LNT Model – Dose-effect Curve

linear no-threshold model
LNT model allows for the extrapolation of the cancer risk vs. radiation dose to low-dose levels, given a known risk at a high dose.

As can be seen from the LNT dose-effect curve, the risk does not start at 0 because there is some risk of cancer, even with no occupational exposure. Note that, radiation is one of physical carcinogenic agents, while cigarettes are an example of a chemical cancer causing agent. Viruses are examples of biological carcinogenic agents. The slope of the line just means that a person that receives 5 mSv in a year incurs 10 times as much risk as a person that receives 0.5 mSv in a year.

As can be seen the linear no-threshold model assumes that more exposure means more risk, and there is no dose of radiation so small that it will not have some effect.

The LNT model is recommended by the ICRP and accepted by most radiation protection authorities in the world. It must be emphasized, conservativeness of this model has enormous consequences and a number of organisations disagree with using the linear no-threshold model to estimate risk from environmental and occupational low-level radiation exposure. This principle was introduced in the late 1950s and is still the basis for all dose limits recommended.

According to ICRP:

“A dose-response model which is based on the assumption that, in the low dose range, radiation doses greater than zero will increase the risk of excess cancer and/or heritable disease in a simple proportionate manner.“

Special Reference: ICRP, 2007. The 2007 Recommendations of the International Commission on Radiological Protection. ICRP Publication 103. Ann. ICRP 37 (2-4).

Today the protection system is based on the LNT-hypothesis, assuming that all radiation is bad and that the deleterious effect (essentially the cancer risk) increases linearly with dose with no threshold (start at zero dose). Since zero dose is not attainable the ALARA – principle (As Low As Reasonable Achievable) was introduced. This allows the summation by dosimeters of all radiation exposure, without taking into consideration dose levels or dose rates. However, the aggregation of very low individual doses over extended time periods is inappropriate, and in particular, the calculation of the number of cancer deaths based on collective effective doses from trivial individual doses should be avoided.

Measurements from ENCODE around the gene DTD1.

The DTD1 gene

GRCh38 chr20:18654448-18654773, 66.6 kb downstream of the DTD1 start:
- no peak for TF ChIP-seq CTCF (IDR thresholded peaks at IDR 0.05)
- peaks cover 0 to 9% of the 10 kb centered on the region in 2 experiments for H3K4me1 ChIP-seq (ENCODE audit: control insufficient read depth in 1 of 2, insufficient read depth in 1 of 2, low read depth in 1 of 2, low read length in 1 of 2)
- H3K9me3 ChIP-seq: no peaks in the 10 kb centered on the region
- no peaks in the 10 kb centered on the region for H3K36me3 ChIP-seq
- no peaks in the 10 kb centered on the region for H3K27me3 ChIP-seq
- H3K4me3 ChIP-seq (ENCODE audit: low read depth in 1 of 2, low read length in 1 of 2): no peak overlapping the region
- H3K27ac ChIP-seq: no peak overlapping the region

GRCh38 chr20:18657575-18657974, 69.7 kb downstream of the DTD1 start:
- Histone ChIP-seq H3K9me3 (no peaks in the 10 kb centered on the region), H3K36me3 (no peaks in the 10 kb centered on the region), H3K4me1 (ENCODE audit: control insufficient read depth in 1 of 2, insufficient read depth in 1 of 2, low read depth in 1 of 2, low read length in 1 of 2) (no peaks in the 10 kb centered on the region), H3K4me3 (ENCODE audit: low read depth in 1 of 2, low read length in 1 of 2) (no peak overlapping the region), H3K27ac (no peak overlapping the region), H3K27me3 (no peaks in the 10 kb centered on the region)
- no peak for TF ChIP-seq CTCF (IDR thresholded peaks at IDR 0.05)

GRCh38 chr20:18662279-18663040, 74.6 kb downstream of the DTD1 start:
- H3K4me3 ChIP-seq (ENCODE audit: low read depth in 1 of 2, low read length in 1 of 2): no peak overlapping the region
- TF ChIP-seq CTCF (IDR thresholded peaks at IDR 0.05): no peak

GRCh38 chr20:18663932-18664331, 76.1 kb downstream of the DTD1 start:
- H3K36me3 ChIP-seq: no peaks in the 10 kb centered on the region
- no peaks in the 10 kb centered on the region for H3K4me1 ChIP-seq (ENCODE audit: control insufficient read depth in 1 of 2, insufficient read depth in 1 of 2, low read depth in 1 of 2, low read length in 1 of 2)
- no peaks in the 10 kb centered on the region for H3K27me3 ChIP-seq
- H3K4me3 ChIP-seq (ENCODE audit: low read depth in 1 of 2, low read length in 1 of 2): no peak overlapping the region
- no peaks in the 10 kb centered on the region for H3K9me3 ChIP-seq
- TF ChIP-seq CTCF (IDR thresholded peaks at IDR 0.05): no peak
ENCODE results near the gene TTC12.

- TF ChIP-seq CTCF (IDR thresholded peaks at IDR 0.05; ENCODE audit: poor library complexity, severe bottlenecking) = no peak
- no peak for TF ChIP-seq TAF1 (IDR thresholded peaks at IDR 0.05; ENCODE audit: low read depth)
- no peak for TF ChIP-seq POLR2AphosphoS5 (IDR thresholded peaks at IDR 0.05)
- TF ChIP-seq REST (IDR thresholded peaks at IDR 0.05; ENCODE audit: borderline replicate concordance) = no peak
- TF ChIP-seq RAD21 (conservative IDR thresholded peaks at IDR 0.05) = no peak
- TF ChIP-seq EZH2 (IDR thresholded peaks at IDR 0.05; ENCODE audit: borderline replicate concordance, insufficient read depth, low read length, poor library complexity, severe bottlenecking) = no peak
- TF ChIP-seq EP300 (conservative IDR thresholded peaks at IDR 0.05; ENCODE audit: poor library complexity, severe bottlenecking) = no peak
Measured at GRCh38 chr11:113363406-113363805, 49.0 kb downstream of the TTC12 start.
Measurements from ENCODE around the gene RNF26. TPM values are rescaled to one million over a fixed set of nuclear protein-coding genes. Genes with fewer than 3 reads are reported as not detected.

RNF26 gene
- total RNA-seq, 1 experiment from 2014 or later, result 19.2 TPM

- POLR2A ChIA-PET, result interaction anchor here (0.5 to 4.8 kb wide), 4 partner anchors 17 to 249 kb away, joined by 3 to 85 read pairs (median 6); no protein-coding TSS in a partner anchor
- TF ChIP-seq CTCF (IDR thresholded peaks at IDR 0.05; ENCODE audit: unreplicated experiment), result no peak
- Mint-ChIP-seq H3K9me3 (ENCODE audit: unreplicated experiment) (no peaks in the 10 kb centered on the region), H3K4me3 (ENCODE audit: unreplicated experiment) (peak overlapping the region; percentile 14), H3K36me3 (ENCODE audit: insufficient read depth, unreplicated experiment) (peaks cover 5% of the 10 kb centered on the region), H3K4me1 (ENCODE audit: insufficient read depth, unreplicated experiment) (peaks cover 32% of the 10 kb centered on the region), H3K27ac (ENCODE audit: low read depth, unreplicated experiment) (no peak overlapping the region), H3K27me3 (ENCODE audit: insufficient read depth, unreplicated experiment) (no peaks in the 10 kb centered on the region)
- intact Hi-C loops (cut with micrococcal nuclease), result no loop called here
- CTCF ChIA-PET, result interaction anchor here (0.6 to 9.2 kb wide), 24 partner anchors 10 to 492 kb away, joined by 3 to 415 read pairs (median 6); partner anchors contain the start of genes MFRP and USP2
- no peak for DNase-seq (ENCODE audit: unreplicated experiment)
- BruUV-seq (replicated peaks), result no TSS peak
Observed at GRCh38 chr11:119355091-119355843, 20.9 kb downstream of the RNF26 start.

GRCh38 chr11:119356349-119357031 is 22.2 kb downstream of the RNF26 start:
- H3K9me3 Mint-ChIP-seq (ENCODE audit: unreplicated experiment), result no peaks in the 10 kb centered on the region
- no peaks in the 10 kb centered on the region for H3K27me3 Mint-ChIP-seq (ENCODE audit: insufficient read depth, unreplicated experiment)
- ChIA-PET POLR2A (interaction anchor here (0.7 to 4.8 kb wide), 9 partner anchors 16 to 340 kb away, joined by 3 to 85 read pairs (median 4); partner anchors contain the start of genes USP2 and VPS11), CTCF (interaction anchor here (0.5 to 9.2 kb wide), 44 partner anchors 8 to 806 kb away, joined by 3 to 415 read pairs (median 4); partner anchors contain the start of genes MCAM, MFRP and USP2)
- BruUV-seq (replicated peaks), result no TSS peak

Radiation Protection:

  1. Knoll, Glenn F., Radiation Detection and Measurement 4th Edition, Wiley, 8/2010. ISBN-13: 978-0470131480.
  2. Stabin, Michael G., Radiation Protection and Dosimetry: An Introduction to Health Physics, Springer, 10/2010. ISBN-13: 978-1441923912.
  3. Martin, James E., Physics for Radiation Protection 3rd Edition, Wiley-VCH, 4/2013. ISBN-13: 978-3527411764.
  5. U.S. Department of Energy, Nuclear Physics and Reactor Theory. DOE Fundamentals Handbook, Volume 1 and 2. January 1993.

Nuclear and Reactor Physics:

  1. J. R. Lamarsh, Introduction to Nuclear Reactor Theory, 2nd ed., Addison-Wesley, Reading, MA (1983).
  2. J. R. Lamarsh, A. J. Baratta, Introduction to Nuclear Engineering, 3d ed., Prentice-Hall, 2001, ISBN: 0-201-82498-1.
  3. W. M. Stacey, Nuclear Reactor Physics, John Wiley & Sons, 2001, ISBN: 0- 471-39127-1.
  4. Glasstone, Sesonske. Nuclear Reactor Engineering: Reactor Systems Engineering, Springer; 4th edition, 1994, ISBN: 978-0412985317
  5. W.S.C. Williams. Nuclear and Particle Physics. Clarendon Press; 1 edition, 1991, ISBN: 978-0198520467
  6. G.R.Keepin. Physics of Nuclear Kinetics. Addison-Wesley Pub. Co; 1st edition, 1965
  7. Robert Reed Burn, Introduction to Nuclear Reactor Operation, 1988.
  8. U.S. Department of Energy, Nuclear Physics and Reactor Theory. DOE Fundamentals Handbook, Volume 1 and 2. January 1993.
  9. Paul Reuss, Neutron Physics. EDP Sciences, 2008. ISBN: 978-2759800414.

See above: